In Indiana, there is a tiered court system, which means that cases will start out on the bottom rung, and the next higher court has more authority than the last. However, this also means that your case has to start at the right court, exhaust all resources there, before it is allowed to move on to the next if you receive an adverse result.
Most cases begin in the circuit or superior court (the trial court), the county your are in and the type of case you have will determine which, but both are generally in the same county courthouse building. Some cases involving Administrative rules and agencies may begin with an Administrative proceeding, and would then appeal or proceed on to the circuit or superior court if an appeal is necessary. After the trial court case is completed and you have a final order, litigants typically have 30 days to file a Notice of Appeal to the Indiana Court of Appeals. Once the Court of Appeals case is completed and an opinion issues, the next tier in the courts is the Indiana Supreme Court. Most cases have to work through each of the courts before reaching the highest court in Indiana.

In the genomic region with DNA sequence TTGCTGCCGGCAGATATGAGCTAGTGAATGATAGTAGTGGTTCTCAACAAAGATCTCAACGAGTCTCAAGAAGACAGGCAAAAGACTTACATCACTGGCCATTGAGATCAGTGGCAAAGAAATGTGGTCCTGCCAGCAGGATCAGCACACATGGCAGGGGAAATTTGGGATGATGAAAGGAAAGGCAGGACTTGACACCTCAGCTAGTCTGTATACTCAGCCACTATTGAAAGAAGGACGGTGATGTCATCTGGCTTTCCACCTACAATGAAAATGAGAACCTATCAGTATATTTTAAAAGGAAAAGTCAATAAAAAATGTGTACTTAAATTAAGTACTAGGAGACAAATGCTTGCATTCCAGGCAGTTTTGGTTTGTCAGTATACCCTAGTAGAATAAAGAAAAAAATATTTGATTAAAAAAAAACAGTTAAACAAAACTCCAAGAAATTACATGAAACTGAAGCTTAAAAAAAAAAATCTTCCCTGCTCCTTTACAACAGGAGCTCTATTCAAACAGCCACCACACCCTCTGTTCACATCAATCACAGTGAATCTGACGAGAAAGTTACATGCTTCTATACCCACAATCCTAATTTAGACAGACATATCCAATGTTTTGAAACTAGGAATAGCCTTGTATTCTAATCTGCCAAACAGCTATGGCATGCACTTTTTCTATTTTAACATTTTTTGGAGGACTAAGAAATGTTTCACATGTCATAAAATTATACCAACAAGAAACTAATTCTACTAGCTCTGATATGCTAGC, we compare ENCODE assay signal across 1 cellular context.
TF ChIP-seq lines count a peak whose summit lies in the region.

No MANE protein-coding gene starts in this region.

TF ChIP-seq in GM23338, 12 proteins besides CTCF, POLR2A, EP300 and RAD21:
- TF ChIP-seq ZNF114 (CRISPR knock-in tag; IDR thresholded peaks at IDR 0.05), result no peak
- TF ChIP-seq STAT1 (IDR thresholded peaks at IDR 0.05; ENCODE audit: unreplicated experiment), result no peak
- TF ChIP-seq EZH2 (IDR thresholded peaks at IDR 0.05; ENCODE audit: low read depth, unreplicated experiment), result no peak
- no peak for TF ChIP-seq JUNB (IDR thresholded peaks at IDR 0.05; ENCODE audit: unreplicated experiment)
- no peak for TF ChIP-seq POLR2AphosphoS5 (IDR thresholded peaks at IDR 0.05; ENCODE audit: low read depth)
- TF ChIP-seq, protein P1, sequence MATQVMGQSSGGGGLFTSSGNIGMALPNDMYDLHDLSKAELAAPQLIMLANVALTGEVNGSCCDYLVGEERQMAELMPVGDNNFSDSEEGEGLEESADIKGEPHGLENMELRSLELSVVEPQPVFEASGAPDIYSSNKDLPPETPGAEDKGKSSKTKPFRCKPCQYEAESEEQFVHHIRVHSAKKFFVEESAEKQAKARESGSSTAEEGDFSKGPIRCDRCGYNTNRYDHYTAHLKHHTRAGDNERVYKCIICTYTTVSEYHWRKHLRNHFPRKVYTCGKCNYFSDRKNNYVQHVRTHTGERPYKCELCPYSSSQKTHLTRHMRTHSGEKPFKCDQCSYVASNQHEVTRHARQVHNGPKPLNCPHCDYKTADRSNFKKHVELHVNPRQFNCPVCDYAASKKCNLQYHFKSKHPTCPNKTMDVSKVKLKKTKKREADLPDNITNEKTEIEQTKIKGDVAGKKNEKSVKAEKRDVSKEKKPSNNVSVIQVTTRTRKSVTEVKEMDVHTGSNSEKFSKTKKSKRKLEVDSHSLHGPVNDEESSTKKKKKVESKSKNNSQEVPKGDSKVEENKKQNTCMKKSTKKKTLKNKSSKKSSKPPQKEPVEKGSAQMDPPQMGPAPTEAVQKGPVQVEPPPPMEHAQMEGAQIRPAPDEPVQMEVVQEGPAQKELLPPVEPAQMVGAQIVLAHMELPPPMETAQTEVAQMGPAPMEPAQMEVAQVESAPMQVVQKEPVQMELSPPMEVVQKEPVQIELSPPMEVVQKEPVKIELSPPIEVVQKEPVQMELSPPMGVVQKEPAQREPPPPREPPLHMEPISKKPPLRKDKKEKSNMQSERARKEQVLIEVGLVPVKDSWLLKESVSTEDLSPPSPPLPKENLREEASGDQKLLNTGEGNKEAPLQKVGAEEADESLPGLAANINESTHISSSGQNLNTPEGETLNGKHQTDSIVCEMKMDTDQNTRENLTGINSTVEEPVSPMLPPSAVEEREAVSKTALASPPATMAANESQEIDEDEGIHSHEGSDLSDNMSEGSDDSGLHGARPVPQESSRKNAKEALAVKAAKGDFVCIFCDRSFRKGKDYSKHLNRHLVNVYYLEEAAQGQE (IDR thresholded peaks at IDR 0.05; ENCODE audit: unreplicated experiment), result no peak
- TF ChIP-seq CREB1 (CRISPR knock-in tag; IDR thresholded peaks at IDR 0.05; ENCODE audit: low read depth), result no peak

However, there are some exceptions to the rule. The Indiana Supreme Court has mandatory and exclusive jurisdiction over the following types of cases1.
- Criminal Appeals in which a sentence of death or life imprisonment without parole is imposed and Criminal Appeals in post conviction relief cases in which the sentence was death.
- Appeals of Final Judgments declaring a state or federal statute unconstitutional in whole or in part.
- Appeals involving a waiver of parental consent to abortion
- Appeals involving mandate of funds under Trial Rule 60.5(B) and Rule 61.2
- Interlocutory (no final order yet) appeals of cases in which the State seeks the death penalty.
This means that if your case falls into one of these categories, you may seek an appeal directly with the Indiana Supreme Court, without first having to seek an appeal from the Indiana Court of Appeals (which would be the normal procedure).
We hope that you have found this information to be helpful. This is not intended to be legal advice. If you have questions are concerns about your specific case, Dixon & Moseley, P.C. can help evaluate your specific case. This blog post was written by Attorney, Lori B. Schmeltzer.